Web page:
|Subject: 4-year-old is angry at caregivers
I have a 4-year-old son (almost 4) who is throwing
violent temper tantrums while I am at work. I have done time-outs when I
get home - taken away TV time and took away book time - all things he
loves on the days that he does this. This is #3 tantrum , where he hits
his grandma - throws things at his 1-year-old sister and destroys the
house - I can't believe it - I am sooooo upset and distraught
about it. His elderly grandma and his elderly aunt take turns watching
him and he has done it to both of them this week because they wouldn't
let him have something - more popsicles, cookies, etc..
I only work for 4 hours a day and am at home by
lunch. I have always worked - and I don't see a change at home in
anything major, except the baby is walking but has been for two weeks.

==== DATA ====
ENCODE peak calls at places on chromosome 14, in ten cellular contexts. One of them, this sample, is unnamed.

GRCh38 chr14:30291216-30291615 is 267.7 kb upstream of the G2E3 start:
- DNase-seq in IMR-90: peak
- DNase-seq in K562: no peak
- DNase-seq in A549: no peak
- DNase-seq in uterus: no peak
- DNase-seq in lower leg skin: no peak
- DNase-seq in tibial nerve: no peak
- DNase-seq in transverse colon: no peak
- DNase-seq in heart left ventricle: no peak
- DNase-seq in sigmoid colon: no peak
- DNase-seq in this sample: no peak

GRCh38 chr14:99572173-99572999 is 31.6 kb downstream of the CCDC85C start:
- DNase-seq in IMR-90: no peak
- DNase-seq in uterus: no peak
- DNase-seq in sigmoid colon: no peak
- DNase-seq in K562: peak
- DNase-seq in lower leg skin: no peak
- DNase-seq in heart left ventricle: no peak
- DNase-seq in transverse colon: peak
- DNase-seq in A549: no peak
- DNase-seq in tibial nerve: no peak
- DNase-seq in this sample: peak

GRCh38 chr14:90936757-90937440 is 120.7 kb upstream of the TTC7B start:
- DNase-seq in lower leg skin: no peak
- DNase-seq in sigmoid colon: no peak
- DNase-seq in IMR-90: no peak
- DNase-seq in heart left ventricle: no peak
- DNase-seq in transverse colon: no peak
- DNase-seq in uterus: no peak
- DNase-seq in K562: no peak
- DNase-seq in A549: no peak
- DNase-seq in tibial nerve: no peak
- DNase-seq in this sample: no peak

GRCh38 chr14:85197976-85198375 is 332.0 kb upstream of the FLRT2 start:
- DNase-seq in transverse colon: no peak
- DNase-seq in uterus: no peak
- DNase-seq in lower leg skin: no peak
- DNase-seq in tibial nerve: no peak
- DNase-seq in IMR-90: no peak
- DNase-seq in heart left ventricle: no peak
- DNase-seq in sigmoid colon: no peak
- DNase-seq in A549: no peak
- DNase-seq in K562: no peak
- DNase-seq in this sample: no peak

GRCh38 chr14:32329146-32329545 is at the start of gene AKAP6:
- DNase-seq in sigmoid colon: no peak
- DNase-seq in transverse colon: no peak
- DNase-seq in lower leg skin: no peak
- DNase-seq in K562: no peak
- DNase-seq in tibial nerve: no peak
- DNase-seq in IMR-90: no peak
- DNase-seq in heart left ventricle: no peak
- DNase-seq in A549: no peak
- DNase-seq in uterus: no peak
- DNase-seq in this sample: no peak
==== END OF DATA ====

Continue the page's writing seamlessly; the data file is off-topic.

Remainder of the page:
My aunt is actually afraid of him - do you believe it!!! I was thinking
about putting a lock on his door on the outside so she can scoot him in
there until he calms down - it that unreasonable? I don't believe in
spanking - and never have - but yesterday I spanked him (not hard - on
the bottom) - out of pure frustration then apologized later for it and
talked to him - at that point I thought it was worked out! I have been
crying all day at work since I heard that he did it again.
Please help me
Thank you for caring and for asking for advice
about this important matter.
Please don't resort to any threats or force - that
will only give him examples of the very thing you are trying to reduce
in him. Locking him up would make things much worse! To help you
think of better approaches, please read my article on "Golden
Your son obviously has needs that are not being
heard in loving and respectful ways. It's never about whether or not the
child gets the cookie, it's always about how this denial is being
presented to him - is there awareness and validation of his feelings?